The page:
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dc.contributor.authorMercer, Kathryn
dc.contributor.authorBurns, Catherine
dc.contributor.authorGuirguis, Lisa
dc.contributor.authorChin, Jessie
dc.contributor.authorDogba, Maman Joyce
dc.contributor.authorDolovich, Lisa
dc.contributor.authorGuénette, Line
dc.contributor.authorJenkins, Laurie
dc.contributor.authorLégaré, France
dc.contributor.authorMcKinnon, Annette
dc.contributor.authorMcMurray, Josephine
dc.contributor.authorWaked, Khrystine
dc.contributor.authorGrindrod, Kelly A
dc.date.accessioned2020-07-24 18:43:21 (GMT)
dc.date.available2020-07-24 18:43:21 (GMT)
dc.date.issued2018-07
dc.identifier.urihttps://doi.org/10.2196/humanfactors.9891
dc.identifier.urihttp://hdl.handle.net/10012/16077
dc.description©Kathryn Mercer, Catherine Burns, Lisa Guirguis, Jessie Chin, Maman Joyce Dogba, Lisa Dolovich, Line Guénette, Laurie Jenkins, France Légaré, Annette McKinnon, Josephine McMurray, Khrystine Waked, Kelly A Grindrod. Originally published in JMIR Human Factors (http://humanfactors.jmir.org), 25.09.2018. This is an open-access article distributed under the terms of the Creative Commons Attribution License (https://creativecommons.org/licenses/by/4.0/), which permits unrestricted use, distribution, and reproduction in any medium, provided the original work, first published in JMIR Human Factors, is properly cited. The complete bibliographic information, a link to the original publication on http://humanfactors.jmir.org, as well as this copyright and license information must be included.en
dc.description.abstractBackground: Primary care needs to be patient-centered, integrated, and interprofessional to help patients with complex needs manage the burden of medication-related problems. Considering the growing problem of polypharmacy, increasing attention has been paid to how and when medication-related decisions should be coordinated across multidisciplinary care teams. Improved knowledge on how integrated electronic health records (EHRs) can support interprofessional shared decision-making for medication therapy management is necessary to continue improving patient care. Objective: The objective of our study was to examine how physicians and pharmacists understand and communicate patient-focused medication information with each other and how this knowledge can influence the design of EHRs. Methods: This study is part of a broader cross-Canada study between patients and health care providers around how medication-related decisions are made and communicated. We visited community pharmacies, team-based primary care clinics, and independent-practice family physician clinics throughout Ontario, Nova Scotia, Alberta, and Quebec. Research assistants conducted semistructured interviews with physicians and pharmacists. A modified version of the Multidisciplinary Framework Method was used to analyze the data. Results: We collected data from 19 pharmacies and 9 medical clinics and identified 6 main themes from 34 health care professionals. First, Interprofessional Shared Decision-Making was not occurring and clinicians made decisions based on their understanding of the patient. Physicians and pharmacists reported indirect Communication, incomplete Information specifically missing insight into indication and adherence, and misaligned Processes of Care that were further compounded by EHRs that are not designed to facilitate collaboration. Scope of Practice examined professional and workplace boundaries for pharmacists and physicians that were internally and externally imposed. Physicians decided on the degree of the Physician-Pharmacist Relationship, often predicated by colocation. Conclusions: We observed limited communication and collaboration between primary care providers and pharmacists when managing medications. Pharmacists were missing key information around reason for use, and physicians required accurate information around adherence. EHRs are a potential tool to help clinicians communicate information to resolve this issue. EHRs need to be designed to facilitate interprofessional medication management so that pharmacists and physicians can move beyond task-based work toward a collaborative approach.en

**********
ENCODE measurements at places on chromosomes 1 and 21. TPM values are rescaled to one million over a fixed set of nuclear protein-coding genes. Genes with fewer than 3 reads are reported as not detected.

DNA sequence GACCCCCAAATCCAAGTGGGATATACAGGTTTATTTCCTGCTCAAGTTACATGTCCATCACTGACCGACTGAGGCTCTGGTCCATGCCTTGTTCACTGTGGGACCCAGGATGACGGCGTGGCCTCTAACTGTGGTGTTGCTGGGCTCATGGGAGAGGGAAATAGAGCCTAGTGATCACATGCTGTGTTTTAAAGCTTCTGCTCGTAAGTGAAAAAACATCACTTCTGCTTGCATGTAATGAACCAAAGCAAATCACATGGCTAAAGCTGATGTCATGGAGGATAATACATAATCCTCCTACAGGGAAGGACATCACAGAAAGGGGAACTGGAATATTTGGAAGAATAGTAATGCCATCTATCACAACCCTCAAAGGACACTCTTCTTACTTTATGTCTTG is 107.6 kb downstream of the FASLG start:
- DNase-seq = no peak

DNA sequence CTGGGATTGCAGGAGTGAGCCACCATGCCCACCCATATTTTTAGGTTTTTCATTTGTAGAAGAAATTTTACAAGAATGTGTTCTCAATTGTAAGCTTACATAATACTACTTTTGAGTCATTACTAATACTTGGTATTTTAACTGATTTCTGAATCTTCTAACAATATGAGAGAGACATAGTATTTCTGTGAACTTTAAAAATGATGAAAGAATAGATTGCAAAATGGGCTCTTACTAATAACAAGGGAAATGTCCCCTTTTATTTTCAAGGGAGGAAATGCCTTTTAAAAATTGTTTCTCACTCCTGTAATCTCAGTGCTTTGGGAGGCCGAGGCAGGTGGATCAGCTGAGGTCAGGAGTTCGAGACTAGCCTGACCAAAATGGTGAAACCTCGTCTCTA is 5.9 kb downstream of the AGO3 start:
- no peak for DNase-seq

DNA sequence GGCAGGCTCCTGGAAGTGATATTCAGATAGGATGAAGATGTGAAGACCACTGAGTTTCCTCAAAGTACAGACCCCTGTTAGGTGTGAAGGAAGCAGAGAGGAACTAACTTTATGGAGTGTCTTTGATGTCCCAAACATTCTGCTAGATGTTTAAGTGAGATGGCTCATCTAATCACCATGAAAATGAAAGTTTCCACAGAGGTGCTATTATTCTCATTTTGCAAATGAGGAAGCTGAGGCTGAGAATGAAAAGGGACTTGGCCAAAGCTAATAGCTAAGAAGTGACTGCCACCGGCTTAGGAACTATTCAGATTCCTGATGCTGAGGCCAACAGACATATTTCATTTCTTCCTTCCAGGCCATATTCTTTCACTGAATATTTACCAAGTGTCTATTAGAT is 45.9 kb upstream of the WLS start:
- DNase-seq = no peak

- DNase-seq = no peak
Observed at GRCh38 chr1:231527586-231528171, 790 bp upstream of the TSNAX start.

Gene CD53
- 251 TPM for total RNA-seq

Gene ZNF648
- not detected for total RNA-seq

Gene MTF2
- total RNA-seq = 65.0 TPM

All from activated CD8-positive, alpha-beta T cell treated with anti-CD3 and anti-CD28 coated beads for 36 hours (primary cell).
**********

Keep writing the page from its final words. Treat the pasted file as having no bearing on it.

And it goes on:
dc.language.isoenen
dc.publisherJMIRen
dc.rightsAttribution 4.0 International*
dc.rights.urihttp://creativecommons.org/licenses/by/4.0/*
dc.subjectshared decision-makingen
dc.subjectelectronic health recordsen
dc.subjectcollaborationen
dc.subjectinterprofessional collaborationen
dc.subjectmedication managementen
dc.titlePhysician and Pharmacist Medication Decision-Making in the Time of Electronic Health Records: Mixed-Methods Studyen
dc.typeArticleen
dcterms.bibliographicCitationMercer K, Burns C, Guirguis L, Chin J, Dogba MJ, Dolovich L, Guénette L, Jenkins L, Légaré F, McKinnon A, McMurray J, Waked K, Grindrod KA Physician and Pharmacist Medication Decision-Making in the Time of Electronic Health Records: Mixed-Methods Study JMIR Hum Factors 2018;5(3):e24en
uws.contributor.affiliation1Faculty of Engineeringen
uws.contributor.affiliation1Faculty of Scienceen
uws.contributor.affiliation1Waterloo Libraryen
uws.contributor.affiliation2School of Pharmacyen
uws.contributor.affiliation2Systems Design Engineeringen
uws.contributor.affiliation2Waterloo Libraryen
uws.typeOfResourceTexten
uws.peerReviewStatusRevieweden
uws.scholarLevelFacultyen
uws.scholarLevelGraduateen
uws.scholarLevelLibrarianen


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